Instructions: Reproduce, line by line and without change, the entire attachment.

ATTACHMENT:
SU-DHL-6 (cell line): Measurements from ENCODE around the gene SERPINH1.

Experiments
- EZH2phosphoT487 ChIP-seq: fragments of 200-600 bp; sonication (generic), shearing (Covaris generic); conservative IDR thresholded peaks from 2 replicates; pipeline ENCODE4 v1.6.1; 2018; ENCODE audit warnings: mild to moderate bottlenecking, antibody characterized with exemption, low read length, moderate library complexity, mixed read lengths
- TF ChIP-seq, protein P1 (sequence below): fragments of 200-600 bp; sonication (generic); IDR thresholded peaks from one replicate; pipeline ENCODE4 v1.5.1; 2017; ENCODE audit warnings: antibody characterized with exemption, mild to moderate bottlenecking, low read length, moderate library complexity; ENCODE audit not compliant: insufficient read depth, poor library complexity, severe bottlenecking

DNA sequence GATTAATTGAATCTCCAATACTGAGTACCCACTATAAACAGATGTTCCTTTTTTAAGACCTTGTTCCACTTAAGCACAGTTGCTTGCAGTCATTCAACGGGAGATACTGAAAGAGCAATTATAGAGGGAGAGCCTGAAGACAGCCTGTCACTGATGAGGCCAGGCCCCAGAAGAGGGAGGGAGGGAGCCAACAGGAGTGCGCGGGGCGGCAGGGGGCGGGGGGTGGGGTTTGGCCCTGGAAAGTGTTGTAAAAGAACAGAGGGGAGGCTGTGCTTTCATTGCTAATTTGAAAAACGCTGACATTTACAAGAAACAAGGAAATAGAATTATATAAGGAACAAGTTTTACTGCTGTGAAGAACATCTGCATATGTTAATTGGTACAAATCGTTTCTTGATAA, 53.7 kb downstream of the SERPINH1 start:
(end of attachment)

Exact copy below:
SU-DHL-6 (cell line): Measurements from ENCODE around the gene SERPINH1.

Experiments
- EZH2phosphoT487 ChIP-seq: fragments of 200-600 bp; sonication (generic), shearing (Covaris generic); conservative IDR thresholded peaks from 2 replicates; pipeline ENCODE4 v1.6.1; 2018; ENCODE audit warnings: mild to moderate bottlenecking, antibody characterized with exemption, low read length, moderate library complexity, mixed read lengths
- TF ChIP-seq, protein P1 (sequence below): fragments of 200-600 bp; sonication (generic); IDR thresholded peaks from one replicate; pipeline ENCODE4 v1.5.1; 2017; ENCODE audit warnings: antibody characterized with exemption, mild to moderate bottlenecking, low read length, moderate library complexity; ENCODE audit not compliant: insufficient read depth, poor library complexity, severe bottlenecking

DNA sequence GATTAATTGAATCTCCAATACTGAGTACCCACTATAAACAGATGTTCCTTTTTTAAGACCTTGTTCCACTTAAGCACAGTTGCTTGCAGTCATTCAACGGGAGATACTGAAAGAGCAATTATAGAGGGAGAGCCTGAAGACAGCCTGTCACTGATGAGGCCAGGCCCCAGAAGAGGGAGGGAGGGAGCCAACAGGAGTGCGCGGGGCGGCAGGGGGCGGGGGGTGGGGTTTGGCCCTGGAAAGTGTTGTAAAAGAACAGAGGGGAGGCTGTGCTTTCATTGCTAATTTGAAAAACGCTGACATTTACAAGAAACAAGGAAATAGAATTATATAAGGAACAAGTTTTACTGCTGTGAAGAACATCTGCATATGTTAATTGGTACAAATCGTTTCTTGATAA, 53.7 kb downstream of the SERPINH1 start: